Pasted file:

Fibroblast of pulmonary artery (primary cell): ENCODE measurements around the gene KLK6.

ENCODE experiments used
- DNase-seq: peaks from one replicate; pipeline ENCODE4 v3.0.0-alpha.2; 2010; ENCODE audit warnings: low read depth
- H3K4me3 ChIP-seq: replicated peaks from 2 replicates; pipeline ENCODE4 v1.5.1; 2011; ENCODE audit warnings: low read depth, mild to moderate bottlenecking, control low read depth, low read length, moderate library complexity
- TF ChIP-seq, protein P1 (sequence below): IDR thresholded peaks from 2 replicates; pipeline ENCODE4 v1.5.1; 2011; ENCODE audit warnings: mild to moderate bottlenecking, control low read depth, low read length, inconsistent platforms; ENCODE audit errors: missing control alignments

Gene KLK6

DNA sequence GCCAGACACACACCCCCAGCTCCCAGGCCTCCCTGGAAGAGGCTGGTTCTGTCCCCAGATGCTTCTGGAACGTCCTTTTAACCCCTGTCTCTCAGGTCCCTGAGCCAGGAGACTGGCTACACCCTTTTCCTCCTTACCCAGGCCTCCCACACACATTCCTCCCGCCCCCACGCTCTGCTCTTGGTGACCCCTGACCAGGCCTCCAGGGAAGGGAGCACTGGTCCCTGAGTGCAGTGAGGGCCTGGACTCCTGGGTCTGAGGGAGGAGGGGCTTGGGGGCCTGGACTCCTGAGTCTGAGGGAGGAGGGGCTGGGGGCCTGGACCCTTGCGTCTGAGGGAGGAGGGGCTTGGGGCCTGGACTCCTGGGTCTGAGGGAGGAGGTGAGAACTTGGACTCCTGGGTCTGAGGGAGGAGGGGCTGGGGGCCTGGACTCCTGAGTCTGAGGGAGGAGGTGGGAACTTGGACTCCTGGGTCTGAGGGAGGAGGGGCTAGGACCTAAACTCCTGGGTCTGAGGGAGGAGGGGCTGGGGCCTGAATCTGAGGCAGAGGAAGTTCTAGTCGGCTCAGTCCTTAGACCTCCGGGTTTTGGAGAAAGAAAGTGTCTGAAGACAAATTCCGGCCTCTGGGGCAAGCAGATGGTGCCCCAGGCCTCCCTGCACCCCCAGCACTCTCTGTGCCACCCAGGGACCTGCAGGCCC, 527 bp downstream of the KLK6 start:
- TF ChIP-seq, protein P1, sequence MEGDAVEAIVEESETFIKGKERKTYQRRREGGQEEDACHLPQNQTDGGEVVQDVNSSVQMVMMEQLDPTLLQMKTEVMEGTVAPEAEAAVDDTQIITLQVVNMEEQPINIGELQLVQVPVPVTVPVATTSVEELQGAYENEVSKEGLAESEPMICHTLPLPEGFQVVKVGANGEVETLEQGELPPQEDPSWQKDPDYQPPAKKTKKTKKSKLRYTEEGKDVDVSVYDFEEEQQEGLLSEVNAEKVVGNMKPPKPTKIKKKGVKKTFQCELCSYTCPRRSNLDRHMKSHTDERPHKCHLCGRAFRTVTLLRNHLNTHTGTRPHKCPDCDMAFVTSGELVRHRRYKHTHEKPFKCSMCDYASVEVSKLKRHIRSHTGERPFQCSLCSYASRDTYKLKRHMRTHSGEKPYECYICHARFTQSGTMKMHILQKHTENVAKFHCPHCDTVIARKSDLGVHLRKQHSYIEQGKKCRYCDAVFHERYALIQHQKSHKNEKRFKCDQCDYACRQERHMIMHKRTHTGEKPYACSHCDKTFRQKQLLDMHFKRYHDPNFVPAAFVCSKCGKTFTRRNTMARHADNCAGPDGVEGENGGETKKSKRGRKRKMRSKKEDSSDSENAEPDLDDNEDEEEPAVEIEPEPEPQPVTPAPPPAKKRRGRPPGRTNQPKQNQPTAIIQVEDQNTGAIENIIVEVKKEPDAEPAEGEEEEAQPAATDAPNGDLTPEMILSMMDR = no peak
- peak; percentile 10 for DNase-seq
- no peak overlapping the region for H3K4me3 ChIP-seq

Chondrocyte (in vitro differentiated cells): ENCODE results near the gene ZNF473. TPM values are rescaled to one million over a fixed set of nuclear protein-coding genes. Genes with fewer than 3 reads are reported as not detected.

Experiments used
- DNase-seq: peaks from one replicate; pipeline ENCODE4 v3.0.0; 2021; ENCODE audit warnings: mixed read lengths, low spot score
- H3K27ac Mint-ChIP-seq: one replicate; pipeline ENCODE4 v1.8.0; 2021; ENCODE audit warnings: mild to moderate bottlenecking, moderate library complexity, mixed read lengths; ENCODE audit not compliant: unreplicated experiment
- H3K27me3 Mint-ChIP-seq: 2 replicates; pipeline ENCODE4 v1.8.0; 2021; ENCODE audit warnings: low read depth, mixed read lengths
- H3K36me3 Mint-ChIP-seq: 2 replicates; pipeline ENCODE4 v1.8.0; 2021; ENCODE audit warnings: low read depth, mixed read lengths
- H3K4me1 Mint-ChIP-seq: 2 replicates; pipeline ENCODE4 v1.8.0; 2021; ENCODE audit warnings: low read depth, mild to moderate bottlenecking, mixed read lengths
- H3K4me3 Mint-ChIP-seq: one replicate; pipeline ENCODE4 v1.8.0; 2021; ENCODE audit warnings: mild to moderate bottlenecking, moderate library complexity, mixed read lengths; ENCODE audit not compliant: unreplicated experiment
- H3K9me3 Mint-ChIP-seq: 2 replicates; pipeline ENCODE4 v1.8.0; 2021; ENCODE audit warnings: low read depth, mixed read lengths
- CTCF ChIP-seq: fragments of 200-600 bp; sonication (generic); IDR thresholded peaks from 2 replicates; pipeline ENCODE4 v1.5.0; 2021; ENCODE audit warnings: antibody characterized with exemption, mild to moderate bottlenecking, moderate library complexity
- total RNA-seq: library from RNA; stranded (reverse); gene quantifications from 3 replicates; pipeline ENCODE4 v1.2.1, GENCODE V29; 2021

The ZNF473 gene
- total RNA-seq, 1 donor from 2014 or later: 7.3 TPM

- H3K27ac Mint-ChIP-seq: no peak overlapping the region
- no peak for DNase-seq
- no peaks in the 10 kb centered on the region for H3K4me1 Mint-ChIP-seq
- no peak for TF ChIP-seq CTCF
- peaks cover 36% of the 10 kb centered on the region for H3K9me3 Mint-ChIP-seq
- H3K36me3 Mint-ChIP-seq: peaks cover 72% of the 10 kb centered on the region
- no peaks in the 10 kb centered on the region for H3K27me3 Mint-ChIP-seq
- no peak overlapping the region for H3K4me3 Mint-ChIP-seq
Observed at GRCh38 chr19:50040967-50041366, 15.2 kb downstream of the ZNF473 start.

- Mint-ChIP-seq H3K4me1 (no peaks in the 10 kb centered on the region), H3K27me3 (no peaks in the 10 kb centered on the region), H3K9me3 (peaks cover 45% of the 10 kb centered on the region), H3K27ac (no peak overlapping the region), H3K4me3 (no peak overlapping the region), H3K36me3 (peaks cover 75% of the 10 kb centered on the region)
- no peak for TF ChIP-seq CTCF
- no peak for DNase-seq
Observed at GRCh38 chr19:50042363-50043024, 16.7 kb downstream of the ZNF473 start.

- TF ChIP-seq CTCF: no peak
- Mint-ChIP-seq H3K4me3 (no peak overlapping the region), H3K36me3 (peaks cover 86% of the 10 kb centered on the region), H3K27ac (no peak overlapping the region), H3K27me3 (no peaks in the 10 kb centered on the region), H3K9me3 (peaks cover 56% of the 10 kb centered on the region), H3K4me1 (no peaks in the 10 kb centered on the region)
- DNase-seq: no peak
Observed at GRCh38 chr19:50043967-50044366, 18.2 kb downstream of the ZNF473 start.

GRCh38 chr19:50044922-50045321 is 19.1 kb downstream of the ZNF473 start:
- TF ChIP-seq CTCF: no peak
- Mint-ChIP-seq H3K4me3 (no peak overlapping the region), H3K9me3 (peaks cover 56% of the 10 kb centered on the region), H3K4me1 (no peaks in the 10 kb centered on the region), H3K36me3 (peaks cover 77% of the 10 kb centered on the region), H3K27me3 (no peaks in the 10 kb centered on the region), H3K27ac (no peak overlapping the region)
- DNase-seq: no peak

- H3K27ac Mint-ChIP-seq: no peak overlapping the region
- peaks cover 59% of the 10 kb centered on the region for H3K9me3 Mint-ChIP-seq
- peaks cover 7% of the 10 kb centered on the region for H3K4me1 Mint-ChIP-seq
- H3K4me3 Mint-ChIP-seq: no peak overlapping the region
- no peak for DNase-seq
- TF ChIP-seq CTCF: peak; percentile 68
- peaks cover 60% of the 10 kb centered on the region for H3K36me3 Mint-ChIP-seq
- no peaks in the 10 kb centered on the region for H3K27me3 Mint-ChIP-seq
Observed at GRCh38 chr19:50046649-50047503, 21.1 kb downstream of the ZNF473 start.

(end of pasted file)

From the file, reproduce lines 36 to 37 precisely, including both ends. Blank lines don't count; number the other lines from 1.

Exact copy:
Observed at GRCh38 chr19:50042363-50043024, 16.7 kb downstream of the ZNF473 start.

- TF ChIP-seq CTCF: no peak